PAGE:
About 15 years ago, an employee of the YWCA moved to the north side of Fort Wayne with her children and husband, a corporate executive.
The day they moved in, the wife knocked on each front door in her new neighborhood, introducing herself, making small talk and incidentally mentioning that her husband was a runner. He ran either late at night or early morning. This information about her husband was the main reason for the quick introduction of her family. They were one of the few black families in the neighborhood, possibly even the first. Fear caused her disclosure – fear of what their neighbors would think when they saw a black man running.
If you are white, you may be thinking: “Oh, for heaven's sake! That wife's actions were really over the top.” If you are a person of color, my guess is that you understand the wife's concern.
In my long life, I seldom have had to worry about such things as my skin color. I just don't have to think about it.
The advantage of not worrying about my skin color is an example of “unearned privilege” – also known as “white privilege.”
Only after participating in many diversity trainings – some excellent, some awful – and finally reading Peggy McIntosh's powerful article titled “Unpacking the Invisible Knapsack” did I begin to get it. The article totally changed the paradigm I had imagined. I soon realized how wrong my assumptions were about people of color and how many mistakes I had made along the way.
Understanding white privilege is not about assigning guilt but about providing opportunities for awareness. I am forever grateful to Sandra Brothers, a business owner; Sharon Banks, retired Fort Wayne Community Schools administrator; and Rosetta Moses Hill, retired IBM executive; who shared their personal stories as black women to help us become better educated. Their patience and generosity allowed me and many others to learn about the difference in daily experiences here in Fort Wayne between people of color and whites. The following are just a few of the many things I learned by finally listening instead of arguing.
Because of my white skin:
• I have seldom felt unseen or ignored by a clerk or waiter.
• I do not feel the fear of going into small towns or suburbs off the beaten path.
• I have never answered a job advertisement, only to be turned away when I appear at the business that is hiring.
• I have never, after a speech, had anyone say to me in a surprised tone: “You are so articulate!”
• I am not assumed to be on food stamps, even when I dress in sweat clothes.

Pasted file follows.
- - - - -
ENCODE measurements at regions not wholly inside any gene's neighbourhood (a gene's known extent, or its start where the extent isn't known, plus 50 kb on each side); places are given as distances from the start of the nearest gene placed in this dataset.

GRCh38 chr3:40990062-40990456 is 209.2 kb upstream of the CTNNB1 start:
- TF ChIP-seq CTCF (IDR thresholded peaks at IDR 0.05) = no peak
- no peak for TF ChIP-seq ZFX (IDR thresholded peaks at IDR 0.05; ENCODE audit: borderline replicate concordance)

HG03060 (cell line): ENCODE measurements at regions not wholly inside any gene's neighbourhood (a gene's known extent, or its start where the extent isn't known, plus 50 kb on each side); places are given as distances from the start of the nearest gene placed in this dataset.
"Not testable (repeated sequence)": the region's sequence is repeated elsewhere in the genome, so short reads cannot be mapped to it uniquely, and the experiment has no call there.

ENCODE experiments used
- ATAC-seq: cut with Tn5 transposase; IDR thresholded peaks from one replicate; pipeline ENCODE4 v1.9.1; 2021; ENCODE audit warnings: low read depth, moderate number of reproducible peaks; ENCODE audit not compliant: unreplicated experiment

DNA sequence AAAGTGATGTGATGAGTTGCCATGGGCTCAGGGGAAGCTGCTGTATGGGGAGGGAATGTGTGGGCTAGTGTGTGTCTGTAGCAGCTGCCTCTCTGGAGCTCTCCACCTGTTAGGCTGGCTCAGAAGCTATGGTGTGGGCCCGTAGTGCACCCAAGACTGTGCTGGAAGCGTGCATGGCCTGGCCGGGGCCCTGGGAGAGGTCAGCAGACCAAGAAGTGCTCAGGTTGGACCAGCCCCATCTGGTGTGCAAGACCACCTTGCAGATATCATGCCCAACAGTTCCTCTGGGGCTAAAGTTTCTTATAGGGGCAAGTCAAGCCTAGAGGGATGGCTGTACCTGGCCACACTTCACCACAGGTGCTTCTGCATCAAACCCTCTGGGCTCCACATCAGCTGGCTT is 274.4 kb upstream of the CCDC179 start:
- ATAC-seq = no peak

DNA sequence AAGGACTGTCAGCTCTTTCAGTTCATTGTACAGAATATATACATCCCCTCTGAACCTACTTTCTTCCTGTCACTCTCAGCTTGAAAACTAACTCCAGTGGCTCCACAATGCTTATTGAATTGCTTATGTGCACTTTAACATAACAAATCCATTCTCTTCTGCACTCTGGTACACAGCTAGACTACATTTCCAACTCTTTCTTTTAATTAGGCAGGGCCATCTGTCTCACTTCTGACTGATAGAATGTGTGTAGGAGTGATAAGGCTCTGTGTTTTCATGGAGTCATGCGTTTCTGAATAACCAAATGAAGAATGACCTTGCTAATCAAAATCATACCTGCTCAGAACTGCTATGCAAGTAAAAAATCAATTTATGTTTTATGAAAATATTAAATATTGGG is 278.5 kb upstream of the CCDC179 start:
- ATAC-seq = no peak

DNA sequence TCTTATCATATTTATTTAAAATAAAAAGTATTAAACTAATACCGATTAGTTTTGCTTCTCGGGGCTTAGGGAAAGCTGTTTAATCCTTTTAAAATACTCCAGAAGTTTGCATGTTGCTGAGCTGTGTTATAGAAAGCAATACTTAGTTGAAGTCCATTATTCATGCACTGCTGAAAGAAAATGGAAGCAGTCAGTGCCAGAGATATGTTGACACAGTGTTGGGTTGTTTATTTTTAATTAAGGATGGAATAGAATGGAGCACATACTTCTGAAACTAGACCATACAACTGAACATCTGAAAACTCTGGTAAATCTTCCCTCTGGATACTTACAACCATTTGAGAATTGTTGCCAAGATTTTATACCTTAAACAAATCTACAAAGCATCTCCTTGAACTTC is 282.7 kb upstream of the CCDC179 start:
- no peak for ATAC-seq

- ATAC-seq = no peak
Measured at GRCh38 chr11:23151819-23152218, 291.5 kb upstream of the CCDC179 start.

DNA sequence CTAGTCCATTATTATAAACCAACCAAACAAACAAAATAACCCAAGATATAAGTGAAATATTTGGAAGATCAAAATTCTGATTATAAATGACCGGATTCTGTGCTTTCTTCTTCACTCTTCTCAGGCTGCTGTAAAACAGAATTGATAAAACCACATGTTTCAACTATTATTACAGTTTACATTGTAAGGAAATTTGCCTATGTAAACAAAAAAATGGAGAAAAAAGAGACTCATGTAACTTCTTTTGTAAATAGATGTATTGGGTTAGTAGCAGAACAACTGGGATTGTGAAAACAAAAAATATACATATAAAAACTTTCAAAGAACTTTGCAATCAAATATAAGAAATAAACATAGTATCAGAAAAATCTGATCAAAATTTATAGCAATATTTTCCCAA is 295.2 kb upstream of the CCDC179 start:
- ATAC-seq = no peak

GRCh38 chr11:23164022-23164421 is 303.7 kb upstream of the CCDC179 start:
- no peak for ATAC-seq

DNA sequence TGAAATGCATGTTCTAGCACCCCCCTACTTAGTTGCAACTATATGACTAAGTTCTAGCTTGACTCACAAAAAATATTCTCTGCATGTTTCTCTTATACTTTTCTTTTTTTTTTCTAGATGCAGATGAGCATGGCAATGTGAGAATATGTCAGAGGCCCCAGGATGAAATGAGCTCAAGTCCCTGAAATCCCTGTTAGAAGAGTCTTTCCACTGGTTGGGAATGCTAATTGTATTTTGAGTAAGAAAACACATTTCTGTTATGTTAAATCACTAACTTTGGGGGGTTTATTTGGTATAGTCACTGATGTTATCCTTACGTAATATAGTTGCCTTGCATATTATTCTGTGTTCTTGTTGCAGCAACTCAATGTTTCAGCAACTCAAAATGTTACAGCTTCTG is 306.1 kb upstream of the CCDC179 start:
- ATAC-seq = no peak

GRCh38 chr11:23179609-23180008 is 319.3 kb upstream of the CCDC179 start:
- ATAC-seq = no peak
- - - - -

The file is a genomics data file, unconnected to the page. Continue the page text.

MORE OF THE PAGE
• I am never asked to speak for all the people of my racial group.
• I can do tasks well without being called “a credit to my race.”
Those of us with the unearned privilege of having white skin can continue learning by:
• Becoming an ally: step up and ask whether we can help someone who is being harassed or ignored. Always ask permission first.
• Avoiding taking part in racial jokes or gossip.
• Becoming aware of situations around us, welcoming everyone equally into our sphere of influence so we can learn from one another.
• Asking forgiveness of any person we may have offended and asking to be educated about why what was said was an affront.
• Seeking opportunities to meet people who are different from our own clan.
• Listening! It is one of the best ways to learn. Only after we stop arguing against the reality of racism and start accepting the personal stories of those harmed do we advance our understanding of our own privilege and what to do about it.
• Checking our assumptions; often they are wrong about most people and most situations.
• Studying the issues of institutional racism so we can advocate at our places of work, school, worship and play.
• Widening our lens. We tend to be narrowly focused on our own background and rituals. A great deal more is going on in the world that will enhance our own life experiences.
Fort Wayne is blessed with a diverse population. Not only African-Americans, but also many of our citizens from other countries have experienced racism in our city. We can do better. A black man running should be just that, not an assumption of anything else.
Becky Hill is retired executive director of the YWCA and former member of the Fort Wayne Community Schools board of trustees.